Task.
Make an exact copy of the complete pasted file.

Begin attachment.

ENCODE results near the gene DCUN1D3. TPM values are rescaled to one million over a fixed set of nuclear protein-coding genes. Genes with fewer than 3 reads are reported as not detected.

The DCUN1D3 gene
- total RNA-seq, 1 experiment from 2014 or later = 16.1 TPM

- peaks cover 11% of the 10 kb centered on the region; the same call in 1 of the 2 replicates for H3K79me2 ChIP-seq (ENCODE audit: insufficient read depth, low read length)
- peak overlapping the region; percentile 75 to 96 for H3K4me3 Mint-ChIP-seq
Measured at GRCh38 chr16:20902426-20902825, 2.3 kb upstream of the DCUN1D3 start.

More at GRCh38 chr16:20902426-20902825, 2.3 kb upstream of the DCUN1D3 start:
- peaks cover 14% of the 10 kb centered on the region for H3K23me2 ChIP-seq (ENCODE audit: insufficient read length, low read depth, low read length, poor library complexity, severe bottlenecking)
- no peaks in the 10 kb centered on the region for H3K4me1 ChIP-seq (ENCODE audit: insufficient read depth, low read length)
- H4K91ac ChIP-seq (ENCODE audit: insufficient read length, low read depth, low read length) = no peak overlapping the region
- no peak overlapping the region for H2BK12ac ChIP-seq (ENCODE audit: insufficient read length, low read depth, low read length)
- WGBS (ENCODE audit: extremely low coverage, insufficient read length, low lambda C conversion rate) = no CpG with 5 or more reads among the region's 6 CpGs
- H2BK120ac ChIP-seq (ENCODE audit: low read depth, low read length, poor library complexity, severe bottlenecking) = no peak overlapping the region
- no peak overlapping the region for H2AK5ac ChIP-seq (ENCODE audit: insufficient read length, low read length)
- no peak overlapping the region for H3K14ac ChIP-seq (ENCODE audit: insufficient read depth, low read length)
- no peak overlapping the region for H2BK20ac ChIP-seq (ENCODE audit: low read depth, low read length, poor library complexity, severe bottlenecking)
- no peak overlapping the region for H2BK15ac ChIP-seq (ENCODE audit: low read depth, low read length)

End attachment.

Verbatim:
ENCODE results near the gene DCUN1D3. TPM values are rescaled to one million over a fixed set of nuclear protein-coding genes. Genes with fewer than 3 reads are reported as not detected.

The DCUN1D3 gene
- total RNA-seq, 1 experiment from 2014 or later = 16.1 TPM

- peaks cover 11% of the 10 kb centered on the region; the same call in 1 of the 2 replicates for H3K79me2 ChIP-seq (ENCODE audit: insufficient read depth, low read length)
- peak overlapping the region; percentile 75 to 96 for H3K4me3 Mint-ChIP-seq
Measured at GRCh38 chr16:20902426-20902825, 2.3 kb upstream of the DCUN1D3 start.

More at GRCh38 chr16:20902426-20902825, 2.3 kb upstream of the DCUN1D3 start:
- peaks cover 14% of the 10 kb centered on the region for H3K23me2 ChIP-seq (ENCODE audit: insufficient read length, low read depth, low read length, poor library complexity, severe bottlenecking)
- no peaks in the 10 kb centered on the region for H3K4me1 ChIP-seq (ENCODE audit: insufficient read depth, low read length)
- H4K91ac ChIP-seq (ENCODE audit: insufficient read length, low read depth, low read length) = no peak overlapping the region
- no peak overlapping the region for H2BK12ac ChIP-seq (ENCODE audit: insufficient read length, low read depth, low read length)
- WGBS (ENCODE audit: extremely low coverage, insufficient read length, low lambda C conversion rate) = no CpG with 5 or more reads among the region's 6 CpGs
- H2BK120ac ChIP-seq (ENCODE audit: low read depth, low read length, poor library complexity, severe bottlenecking) = no peak overlapping the region
- no peak overlapping the region for H2AK5ac ChIP-seq (ENCODE audit: insufficient read length, low read length)
- no peak overlapping the region for H3K14ac ChIP-seq (ENCODE audit: insufficient read depth, low read length)
- no peak overlapping the region for H2BK20ac ChIP-seq (ENCODE audit: low read depth, low read length, poor library complexity, severe bottlenecking)
- no peak overlapping the region for H2BK15ac ChIP-seq (ENCODE audit: low read depth, low read length)